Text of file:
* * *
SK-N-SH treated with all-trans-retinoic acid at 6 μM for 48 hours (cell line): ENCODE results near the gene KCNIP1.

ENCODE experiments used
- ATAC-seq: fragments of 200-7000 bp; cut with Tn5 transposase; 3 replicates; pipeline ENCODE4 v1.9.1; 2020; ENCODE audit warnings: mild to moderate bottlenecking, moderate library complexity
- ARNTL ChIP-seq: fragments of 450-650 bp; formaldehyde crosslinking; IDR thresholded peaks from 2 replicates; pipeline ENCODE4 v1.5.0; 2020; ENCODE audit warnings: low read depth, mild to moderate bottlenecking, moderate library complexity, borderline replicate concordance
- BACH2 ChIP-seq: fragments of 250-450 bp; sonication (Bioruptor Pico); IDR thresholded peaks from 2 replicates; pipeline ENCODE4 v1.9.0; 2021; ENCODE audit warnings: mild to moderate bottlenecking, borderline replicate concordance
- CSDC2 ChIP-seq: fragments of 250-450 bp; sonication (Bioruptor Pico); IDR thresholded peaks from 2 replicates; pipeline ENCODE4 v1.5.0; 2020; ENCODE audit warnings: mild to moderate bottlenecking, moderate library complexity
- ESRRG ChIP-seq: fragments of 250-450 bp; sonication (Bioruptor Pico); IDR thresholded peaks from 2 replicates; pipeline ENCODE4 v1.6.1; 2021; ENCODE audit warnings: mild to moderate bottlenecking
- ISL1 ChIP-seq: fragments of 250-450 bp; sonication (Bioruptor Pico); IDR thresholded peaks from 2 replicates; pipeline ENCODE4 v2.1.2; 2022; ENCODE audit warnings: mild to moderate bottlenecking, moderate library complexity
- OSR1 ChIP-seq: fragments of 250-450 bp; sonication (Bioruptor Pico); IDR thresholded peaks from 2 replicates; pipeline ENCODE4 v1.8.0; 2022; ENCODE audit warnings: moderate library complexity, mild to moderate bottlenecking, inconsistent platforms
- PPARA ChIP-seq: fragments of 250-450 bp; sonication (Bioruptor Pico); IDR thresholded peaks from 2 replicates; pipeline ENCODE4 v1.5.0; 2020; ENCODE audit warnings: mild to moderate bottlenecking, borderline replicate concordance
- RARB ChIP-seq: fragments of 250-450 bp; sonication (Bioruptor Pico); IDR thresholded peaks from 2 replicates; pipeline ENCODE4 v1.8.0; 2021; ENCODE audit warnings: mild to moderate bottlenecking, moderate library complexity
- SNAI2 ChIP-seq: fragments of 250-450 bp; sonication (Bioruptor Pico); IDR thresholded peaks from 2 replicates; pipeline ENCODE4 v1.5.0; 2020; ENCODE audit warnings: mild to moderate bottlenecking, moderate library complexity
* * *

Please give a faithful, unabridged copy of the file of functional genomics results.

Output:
SK-N-SH treated with all-trans-retinoic acid at 6 μM for 48 hours (cell line): ENCODE results near the gene KCNIP1.

ENCODE experiments used
- ATAC-seq: fragments of 200-7000 bp; cut with Tn5 transposase; 3 replicates; pipeline ENCODE4 v1.9.1; 2020; ENCODE audit warnings: mild to moderate bottlenecking, moderate library complexity
- ARNTL ChIP-seq: fragments of 450-650 bp; formaldehyde crosslinking; IDR thresholded peaks from 2 replicates; pipeline ENCODE4 v1.5.0; 2020; ENCODE audit warnings: low read depth, mild to moderate bottlenecking, moderate library complexity, borderline replicate concordance
- BACH2 ChIP-seq: fragments of 250-450 bp; sonication (Bioruptor Pico); IDR thresholded peaks from 2 replicates; pipeline ENCODE4 v1.9.0; 2021; ENCODE audit warnings: mild to moderate bottlenecking, borderline replicate concordance
- CSDC2 ChIP-seq: fragments of 250-450 bp; sonication (Bioruptor Pico); IDR thresholded peaks from 2 replicates; pipeline ENCODE4 v1.5.0; 2020; ENCODE audit warnings: mild to moderate bottlenecking, moderate library complexity
- ESRRG ChIP-seq: fragments of 250-450 bp; sonication (Bioruptor Pico); IDR thresholded peaks from 2 replicates; pipeline ENCODE4 v1.6.1; 2021; ENCODE audit warnings: mild to moderate bottlenecking
- ISL1 ChIP-seq: fragments of 250-450 bp; sonication (Bioruptor Pico); IDR thresholded peaks from 2 replicates; pipeline ENCODE4 v2.1.2; 2022; ENCODE audit warnings: mild to moderate bottlenecking, moderate library complexity
- OSR1 ChIP-seq: fragments of 250-450 bp; sonication (Bioruptor Pico); IDR thresholded peaks from 2 replicates; pipeline ENCODE4 v1.8.0; 2022; ENCODE audit warnings: moderate library complexity, mild to moderate bottlenecking, inconsistent platforms
- PPARA ChIP-seq: fragments of 250-450 bp; sonication (Bioruptor Pico); IDR thresholded peaks from 2 replicates; pipeline ENCODE4 v1.5.0; 2020; ENCODE audit warnings: mild to moderate bottlenecking, borderline replicate concordance
- RARB ChIP-seq: fragments of 250-450 bp; sonication (Bioruptor Pico); IDR thresholded peaks from 2 replicates; pipeline ENCODE4 v1.8.0; 2021; ENCODE audit warnings: mild to moderate bottlenecking, moderate library complexity
- SNAI2 ChIP-seq: fragments of 250-450 bp; sonication (Bioruptor Pico); IDR thresholded peaks from 2 replicates; pipeline ENCODE4 v1.5.0; 2020; ENCODE audit warnings: mild to moderate bottlenecking, moderate library complexity